[Editor's note: the following is a guest post by Patrick Iber, a visiting lecturer at the University of California at Berkeley. -- LDB]
How the CIA bought Juan Rulfo Some Land in the Country: Meditations on Eric Bennett’s “How Iowa Flattened Literature”
by Patrick Iber
Did the CIA fund creative writing in Mexico? The answer is “yes.” In the second half of the twentieth-century, Mexico’s most prestigious creative writing center, Mexico City’s Centro Mexicano de Escritores, gave writers year-long grants to devote themselves exclusively to writing. Senior authors taught technique and supervised workshops based on the model of the Iowa Writers’ Workshop. Beginning in the late 1950s the CME began to receive funding from the Farfield Foundation, a CIA front, for its publications. Later, more money that was likely from the CIA arrived via the Congress for Cultural Freedom, facilitated by John Hunt, a novelist and CIA case officer who had once taught courses at Iowa. The Farfield Foundation, in the late 1960s, even helped Juan Rulfo, the CME’s prize graduate and teacher, purchase a parcel of land in the countryside.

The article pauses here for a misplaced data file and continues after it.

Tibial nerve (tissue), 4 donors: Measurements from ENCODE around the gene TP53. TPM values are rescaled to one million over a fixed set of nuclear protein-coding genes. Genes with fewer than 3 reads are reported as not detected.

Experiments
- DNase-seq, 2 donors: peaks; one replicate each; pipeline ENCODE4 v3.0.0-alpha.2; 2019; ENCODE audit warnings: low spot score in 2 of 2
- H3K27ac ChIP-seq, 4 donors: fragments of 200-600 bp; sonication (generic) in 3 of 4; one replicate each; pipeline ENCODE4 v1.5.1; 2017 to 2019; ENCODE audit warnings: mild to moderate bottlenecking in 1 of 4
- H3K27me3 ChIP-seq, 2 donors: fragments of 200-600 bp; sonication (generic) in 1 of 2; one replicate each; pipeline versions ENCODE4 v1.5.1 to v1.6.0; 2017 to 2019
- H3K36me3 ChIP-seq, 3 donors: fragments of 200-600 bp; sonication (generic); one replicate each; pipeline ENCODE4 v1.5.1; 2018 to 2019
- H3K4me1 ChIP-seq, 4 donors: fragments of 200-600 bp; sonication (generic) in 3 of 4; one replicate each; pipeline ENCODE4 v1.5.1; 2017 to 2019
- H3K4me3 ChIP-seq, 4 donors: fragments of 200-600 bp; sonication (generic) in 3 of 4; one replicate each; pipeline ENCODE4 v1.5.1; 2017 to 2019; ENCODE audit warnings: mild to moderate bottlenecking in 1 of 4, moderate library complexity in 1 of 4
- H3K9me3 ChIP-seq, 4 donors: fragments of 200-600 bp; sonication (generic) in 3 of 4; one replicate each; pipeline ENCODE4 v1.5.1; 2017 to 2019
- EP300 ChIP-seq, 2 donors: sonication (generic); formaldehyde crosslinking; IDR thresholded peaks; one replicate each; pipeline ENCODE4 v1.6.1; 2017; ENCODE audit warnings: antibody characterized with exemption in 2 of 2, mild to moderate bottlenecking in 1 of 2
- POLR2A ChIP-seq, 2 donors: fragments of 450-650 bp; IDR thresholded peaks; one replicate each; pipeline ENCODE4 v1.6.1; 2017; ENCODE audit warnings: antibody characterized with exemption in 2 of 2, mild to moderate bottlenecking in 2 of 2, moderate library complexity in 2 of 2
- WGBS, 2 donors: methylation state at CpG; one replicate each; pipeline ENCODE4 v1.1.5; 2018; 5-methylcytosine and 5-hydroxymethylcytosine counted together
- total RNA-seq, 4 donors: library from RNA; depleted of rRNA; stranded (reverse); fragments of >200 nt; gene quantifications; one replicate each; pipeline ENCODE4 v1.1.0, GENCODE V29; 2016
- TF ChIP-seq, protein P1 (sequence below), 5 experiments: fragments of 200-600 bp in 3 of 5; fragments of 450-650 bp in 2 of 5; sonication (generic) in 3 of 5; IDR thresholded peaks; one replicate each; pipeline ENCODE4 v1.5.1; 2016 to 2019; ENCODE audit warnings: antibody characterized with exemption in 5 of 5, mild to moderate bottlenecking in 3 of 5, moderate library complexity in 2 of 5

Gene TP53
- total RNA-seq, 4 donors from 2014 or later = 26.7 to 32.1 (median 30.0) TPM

This February, the Chronicle of Higher Education ran a dynamic and engaging essay, “How Iowa Flattened Literature,” by Eric Bennett, offering both an early look at the findings of his forthcoming book, and a story of how that work came to be. The hook at the beginning of his article is structurally the same as the one used here: “Did the CIA fund creative writing in America?” and the answer is also the same: it is “yes.” The mechanisms and timing were also identical: the Farfield Foundation, John Hunt, mid-to-late 1960s. But in spite of their similarities, putting the two cases side-by-side seems to me not to suggest a reading of the evidence that does not speak to the power of the CIA over culture at the height of the Cold War, but of the successful mobilization of Cold War politics by program directors seeking to fund necessarily unprofitable work. Put differently, it suggests that institutional writing programs used the CIA more than the other way around. Continue reading